|1st Species||Euchambersia mirabilis|
|Time Range||256-255 mya|
|Physical Dimensions||66.2 centimeters long|
Euchambersia is an akidnognathid therapsid synapsid from the Lopingian of South Africa. It was named in 1931 by Robert Broom. It was a truly unique therocephalian, mainly due to the venom glands connected to its large canines.
Euchambersia was a therocephalian with 4 legs, a regularly-shaped body, a short tail, and a mid-sized head with a mouth containing large canines in the front and smaller teeth in the back. Its body would have been covered in fur.
Euchambersia was a predator, preying on dicynodonts, cynodonts, and small reptiles. Near the curves of its jaws, it had a pair of large canines, which were used for cutting and injecting venom into prey.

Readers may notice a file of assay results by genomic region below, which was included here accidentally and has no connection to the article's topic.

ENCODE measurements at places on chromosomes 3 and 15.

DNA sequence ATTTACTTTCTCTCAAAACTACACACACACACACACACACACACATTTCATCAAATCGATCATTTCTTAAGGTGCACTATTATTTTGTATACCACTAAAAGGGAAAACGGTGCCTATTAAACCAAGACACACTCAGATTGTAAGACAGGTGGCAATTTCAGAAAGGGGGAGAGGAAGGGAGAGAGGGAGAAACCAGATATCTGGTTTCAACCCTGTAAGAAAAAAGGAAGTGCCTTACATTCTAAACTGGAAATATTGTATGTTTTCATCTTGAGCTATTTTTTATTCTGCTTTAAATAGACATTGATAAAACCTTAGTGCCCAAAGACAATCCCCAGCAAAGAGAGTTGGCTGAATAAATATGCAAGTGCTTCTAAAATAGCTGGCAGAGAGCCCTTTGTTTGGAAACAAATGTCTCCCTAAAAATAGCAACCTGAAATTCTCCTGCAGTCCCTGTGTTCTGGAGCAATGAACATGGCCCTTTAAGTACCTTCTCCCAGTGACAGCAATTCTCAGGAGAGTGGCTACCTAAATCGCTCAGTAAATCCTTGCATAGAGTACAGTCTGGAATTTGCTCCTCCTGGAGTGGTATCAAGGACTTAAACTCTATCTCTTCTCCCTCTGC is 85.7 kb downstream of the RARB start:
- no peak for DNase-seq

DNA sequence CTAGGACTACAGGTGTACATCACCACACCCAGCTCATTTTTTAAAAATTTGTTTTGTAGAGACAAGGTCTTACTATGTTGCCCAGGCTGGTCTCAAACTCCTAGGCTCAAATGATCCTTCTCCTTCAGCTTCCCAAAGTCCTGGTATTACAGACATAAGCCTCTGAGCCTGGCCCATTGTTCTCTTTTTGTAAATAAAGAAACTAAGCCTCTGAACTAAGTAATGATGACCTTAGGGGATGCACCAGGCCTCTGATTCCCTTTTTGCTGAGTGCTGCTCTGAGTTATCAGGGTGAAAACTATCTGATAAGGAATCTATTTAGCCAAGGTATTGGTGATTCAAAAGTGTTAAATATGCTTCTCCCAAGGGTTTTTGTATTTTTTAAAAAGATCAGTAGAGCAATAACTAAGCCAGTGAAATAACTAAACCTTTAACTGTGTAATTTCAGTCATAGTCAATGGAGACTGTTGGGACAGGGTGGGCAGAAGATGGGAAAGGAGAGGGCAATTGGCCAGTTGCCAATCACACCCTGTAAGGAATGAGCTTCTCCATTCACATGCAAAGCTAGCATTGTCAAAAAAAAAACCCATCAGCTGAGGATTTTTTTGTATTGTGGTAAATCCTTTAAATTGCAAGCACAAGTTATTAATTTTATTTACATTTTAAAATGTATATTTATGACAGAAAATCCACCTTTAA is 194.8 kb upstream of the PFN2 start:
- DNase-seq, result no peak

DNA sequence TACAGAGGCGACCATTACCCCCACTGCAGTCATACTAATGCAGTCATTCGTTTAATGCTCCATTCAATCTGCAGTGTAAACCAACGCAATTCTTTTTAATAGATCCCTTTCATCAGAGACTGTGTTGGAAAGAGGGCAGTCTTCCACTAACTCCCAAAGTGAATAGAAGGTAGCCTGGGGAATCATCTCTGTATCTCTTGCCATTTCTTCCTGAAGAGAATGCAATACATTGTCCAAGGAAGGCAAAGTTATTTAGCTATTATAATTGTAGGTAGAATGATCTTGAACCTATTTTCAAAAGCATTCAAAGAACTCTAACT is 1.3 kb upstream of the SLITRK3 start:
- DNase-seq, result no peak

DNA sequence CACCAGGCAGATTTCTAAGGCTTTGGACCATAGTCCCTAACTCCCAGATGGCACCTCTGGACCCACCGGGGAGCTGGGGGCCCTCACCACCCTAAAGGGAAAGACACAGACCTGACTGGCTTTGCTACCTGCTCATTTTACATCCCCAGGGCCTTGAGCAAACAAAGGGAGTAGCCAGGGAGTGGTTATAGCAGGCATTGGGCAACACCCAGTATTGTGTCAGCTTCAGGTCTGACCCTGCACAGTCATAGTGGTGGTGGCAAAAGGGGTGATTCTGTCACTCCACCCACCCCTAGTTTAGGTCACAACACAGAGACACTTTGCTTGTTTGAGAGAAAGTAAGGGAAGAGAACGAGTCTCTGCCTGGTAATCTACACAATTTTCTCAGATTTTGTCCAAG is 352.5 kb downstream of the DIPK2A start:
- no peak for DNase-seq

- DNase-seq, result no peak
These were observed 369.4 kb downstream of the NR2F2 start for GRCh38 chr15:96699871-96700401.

Unlike other akidnognathid therocephalians, Euchambersia was an ambush predator with a venomous bite. Connected to its large canines were venom glands which culminated in a groove near the outer sides of those huge teeth. With teeth like these, Euchambersia could simply bite its prey, let go, and let the venom do its dirty work. Overall, this hunting mechanic would have been very useful when dealing with large prey.
In popular cultureEdit
Euchambersia was featured in the 3rd episode of the 2005 documentary Walking with Monsters, where it is shown as a nocturnal ambush predator that kills a Lystrosaurus with its venom. Very weirdly, the narrator mentions that its venom is more potent than that of a black mamba's (this is most likely just wishful thinking); as well as this, it is depicted as living with Lystrosaurus, Proterosuchus, and Euparkeria even though it lived a few million years before the three evolved.